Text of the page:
In this study, the images of the integrated thermographic camera are used for process control during hybrid drying. The laser power is adjusted in accordance with the web speed to prevent the slurry from exceeding the evaporation zone and forming an overheating zone (Cf. Figure 2b). In this way, the high drying rates of laser drying are only applied before pore emptying begins. The objective is to employ laser drying solely during film shrinkage before significant capillary transport effects occur. Consequently, laser intensities of 2.71 and 3.98 W/cm2 are selected at web speeds of 2.8 and 4 m/min. Subsequently, the drying process is completed within the 12-times-longer drying segment of convection drying. This allows more time for diffusion processes to compensate for the capillary transport of binders and carbon black [12,20]. Additionally, in parameter set V, the second drying chamber is deactivated, reducing the convection drying segment to 1.05 m. This modification aims to investigate a shorter drying segment of the low-drying-rate convection drying. The conceptual representation of the hybrid-drying approach according to the occurring drying stages is illustrated in Figure 3:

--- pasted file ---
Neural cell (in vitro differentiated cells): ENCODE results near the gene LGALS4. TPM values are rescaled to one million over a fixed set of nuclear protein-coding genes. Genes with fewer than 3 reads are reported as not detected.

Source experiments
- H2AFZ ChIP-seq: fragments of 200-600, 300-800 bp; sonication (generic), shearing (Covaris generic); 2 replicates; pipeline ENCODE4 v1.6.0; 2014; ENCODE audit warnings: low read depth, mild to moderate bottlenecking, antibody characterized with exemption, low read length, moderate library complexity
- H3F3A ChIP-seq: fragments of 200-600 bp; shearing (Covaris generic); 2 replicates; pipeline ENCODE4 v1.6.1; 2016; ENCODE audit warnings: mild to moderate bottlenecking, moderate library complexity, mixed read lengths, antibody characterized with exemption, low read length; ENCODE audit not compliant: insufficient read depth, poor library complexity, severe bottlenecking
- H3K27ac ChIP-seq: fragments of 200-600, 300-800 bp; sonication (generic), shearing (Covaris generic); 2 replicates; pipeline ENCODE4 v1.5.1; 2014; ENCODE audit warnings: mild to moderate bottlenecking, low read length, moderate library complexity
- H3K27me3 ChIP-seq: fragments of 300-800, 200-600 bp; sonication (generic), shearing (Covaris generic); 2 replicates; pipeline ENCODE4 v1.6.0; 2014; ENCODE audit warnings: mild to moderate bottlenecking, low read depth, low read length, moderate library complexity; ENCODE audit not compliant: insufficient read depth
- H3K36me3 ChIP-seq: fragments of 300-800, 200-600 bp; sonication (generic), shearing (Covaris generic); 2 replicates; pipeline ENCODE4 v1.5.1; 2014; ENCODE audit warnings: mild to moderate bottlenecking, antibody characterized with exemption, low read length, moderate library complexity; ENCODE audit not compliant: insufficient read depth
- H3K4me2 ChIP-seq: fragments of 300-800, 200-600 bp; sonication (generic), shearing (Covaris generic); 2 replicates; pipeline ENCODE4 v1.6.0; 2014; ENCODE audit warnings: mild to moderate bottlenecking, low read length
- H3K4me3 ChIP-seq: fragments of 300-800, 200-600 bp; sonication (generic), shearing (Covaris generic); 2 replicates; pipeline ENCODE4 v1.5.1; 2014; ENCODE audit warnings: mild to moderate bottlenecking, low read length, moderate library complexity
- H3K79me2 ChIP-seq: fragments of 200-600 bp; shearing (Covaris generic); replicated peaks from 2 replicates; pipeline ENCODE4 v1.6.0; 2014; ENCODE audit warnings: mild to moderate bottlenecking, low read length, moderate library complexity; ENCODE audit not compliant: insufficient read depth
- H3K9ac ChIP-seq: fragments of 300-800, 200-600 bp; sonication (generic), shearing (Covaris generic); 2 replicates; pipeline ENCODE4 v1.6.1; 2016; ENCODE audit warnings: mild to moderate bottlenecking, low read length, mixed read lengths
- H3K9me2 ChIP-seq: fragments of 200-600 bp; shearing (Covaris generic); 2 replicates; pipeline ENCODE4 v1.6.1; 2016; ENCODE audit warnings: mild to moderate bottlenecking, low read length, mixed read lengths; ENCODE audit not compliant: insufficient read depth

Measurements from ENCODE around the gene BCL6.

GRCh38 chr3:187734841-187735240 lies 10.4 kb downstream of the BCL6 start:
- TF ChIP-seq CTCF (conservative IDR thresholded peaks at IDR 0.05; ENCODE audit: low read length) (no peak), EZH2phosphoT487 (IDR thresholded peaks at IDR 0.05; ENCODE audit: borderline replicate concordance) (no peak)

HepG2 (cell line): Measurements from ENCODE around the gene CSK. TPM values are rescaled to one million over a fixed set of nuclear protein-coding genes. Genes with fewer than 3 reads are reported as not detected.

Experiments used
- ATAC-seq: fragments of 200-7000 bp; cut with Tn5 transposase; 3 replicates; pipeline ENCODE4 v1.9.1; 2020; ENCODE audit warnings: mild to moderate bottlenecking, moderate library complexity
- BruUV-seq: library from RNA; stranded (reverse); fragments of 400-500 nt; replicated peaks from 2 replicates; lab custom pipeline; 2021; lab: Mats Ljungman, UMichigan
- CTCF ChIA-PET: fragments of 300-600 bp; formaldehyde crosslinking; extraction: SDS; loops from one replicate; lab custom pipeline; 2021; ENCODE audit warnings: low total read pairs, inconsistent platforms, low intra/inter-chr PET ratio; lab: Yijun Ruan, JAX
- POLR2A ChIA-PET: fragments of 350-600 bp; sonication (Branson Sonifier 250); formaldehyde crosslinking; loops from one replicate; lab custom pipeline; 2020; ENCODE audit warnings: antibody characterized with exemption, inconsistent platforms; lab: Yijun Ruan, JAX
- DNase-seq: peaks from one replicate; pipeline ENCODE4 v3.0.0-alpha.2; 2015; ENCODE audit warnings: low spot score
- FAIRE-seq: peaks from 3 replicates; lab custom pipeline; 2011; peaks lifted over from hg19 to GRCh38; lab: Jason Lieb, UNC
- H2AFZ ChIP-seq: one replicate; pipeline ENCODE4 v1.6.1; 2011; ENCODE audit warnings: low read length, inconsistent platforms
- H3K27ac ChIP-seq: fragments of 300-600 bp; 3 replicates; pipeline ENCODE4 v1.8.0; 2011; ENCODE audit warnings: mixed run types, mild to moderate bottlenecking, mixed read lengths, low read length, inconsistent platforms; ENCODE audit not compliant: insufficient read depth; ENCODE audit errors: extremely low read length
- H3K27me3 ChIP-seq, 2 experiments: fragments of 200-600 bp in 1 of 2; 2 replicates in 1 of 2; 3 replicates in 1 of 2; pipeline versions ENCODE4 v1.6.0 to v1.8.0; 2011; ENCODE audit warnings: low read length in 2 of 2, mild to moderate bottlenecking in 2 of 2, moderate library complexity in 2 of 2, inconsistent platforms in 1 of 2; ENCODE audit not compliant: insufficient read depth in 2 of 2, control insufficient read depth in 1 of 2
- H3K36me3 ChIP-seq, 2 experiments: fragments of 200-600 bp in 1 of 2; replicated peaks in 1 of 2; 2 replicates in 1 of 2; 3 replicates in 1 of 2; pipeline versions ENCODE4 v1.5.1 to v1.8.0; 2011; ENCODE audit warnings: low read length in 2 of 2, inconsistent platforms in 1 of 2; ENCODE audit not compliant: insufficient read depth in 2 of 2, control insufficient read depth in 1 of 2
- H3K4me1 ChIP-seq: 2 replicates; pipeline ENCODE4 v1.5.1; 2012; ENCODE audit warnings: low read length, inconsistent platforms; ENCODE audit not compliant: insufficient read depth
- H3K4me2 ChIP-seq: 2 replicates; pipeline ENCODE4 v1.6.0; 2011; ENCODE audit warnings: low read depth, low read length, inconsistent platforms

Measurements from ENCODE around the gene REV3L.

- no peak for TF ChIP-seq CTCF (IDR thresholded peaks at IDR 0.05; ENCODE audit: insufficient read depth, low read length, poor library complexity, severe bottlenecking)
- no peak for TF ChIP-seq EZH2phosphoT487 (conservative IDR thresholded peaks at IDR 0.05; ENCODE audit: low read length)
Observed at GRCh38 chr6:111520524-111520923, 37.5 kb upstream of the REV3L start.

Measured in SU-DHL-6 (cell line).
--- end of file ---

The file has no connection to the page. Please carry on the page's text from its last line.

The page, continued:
2.3. Quality Tests